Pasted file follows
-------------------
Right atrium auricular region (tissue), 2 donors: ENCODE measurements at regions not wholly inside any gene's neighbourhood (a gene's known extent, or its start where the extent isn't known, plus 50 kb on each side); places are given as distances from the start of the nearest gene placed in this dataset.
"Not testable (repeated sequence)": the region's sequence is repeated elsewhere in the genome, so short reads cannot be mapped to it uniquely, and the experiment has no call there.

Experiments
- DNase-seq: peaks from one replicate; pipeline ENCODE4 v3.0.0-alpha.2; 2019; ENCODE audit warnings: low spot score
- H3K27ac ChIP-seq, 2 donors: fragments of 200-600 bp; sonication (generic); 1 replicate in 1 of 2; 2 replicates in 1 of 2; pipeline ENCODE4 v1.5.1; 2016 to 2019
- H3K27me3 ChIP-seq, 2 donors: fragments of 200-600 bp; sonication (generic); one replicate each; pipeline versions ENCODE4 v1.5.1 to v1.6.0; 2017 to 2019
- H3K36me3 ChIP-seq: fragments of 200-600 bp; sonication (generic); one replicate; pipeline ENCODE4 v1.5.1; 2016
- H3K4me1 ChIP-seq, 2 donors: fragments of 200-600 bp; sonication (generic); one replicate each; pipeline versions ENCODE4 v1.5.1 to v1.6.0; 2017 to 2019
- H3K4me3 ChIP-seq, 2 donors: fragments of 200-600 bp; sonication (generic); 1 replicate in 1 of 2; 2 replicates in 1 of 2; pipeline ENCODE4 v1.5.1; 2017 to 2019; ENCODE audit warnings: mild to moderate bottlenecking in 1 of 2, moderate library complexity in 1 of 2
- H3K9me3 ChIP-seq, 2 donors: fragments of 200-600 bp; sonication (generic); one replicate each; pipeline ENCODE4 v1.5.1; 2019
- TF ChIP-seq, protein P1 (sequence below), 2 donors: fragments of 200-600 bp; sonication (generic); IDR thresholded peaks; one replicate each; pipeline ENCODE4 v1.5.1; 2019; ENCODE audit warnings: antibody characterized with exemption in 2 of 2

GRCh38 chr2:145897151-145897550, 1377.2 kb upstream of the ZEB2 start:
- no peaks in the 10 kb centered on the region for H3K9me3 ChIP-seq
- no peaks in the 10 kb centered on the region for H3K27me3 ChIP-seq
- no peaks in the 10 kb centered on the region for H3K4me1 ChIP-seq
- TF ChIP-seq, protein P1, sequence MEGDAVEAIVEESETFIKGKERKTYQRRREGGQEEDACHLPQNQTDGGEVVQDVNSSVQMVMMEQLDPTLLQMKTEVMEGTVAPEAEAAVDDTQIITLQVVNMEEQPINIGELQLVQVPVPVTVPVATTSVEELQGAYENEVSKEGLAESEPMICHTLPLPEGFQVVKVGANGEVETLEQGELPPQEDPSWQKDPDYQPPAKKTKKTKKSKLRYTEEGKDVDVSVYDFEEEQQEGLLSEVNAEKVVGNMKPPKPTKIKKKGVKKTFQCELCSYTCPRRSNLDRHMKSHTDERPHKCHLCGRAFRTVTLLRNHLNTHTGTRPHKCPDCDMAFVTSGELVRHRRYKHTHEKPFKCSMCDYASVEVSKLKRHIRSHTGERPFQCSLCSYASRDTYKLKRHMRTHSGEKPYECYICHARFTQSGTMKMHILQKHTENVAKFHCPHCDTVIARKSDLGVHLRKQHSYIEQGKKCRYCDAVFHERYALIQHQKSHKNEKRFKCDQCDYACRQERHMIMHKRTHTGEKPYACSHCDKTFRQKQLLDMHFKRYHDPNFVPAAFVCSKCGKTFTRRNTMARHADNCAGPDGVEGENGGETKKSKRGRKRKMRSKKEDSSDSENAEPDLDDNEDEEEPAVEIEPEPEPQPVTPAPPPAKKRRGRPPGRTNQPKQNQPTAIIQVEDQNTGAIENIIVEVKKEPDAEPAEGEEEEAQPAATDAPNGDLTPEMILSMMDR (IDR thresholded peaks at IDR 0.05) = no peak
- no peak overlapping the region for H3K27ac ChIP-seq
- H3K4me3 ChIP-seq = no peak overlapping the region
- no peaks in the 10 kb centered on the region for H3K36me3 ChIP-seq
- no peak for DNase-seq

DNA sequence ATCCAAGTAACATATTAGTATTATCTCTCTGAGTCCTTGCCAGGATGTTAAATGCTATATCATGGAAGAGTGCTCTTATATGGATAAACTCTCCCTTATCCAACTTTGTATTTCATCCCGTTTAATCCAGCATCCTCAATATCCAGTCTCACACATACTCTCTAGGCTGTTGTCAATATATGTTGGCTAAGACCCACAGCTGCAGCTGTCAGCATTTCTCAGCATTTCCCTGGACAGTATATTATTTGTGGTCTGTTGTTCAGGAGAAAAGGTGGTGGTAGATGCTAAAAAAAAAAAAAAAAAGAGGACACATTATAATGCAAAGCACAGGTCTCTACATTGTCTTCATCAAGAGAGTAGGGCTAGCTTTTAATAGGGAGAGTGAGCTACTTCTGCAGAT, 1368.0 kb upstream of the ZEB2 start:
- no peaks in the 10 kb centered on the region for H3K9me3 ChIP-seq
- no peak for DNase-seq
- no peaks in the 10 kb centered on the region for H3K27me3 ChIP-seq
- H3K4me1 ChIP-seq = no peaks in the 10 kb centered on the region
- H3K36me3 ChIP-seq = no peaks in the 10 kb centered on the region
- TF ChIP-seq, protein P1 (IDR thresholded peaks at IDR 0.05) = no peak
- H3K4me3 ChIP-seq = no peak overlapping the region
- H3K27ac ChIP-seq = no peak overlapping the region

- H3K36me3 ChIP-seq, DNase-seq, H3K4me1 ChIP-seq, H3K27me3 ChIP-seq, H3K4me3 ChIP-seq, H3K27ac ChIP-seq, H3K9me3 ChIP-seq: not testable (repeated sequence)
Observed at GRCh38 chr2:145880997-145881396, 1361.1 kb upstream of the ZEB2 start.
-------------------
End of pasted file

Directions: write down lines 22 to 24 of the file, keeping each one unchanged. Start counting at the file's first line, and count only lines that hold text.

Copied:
- no peaks in the 10 kb centered on the region for H3K9me3 ChIP-seq
- no peak for DNase-seq
- no peaks in the 10 kb centered on the region for H3K27me3 ChIP-seq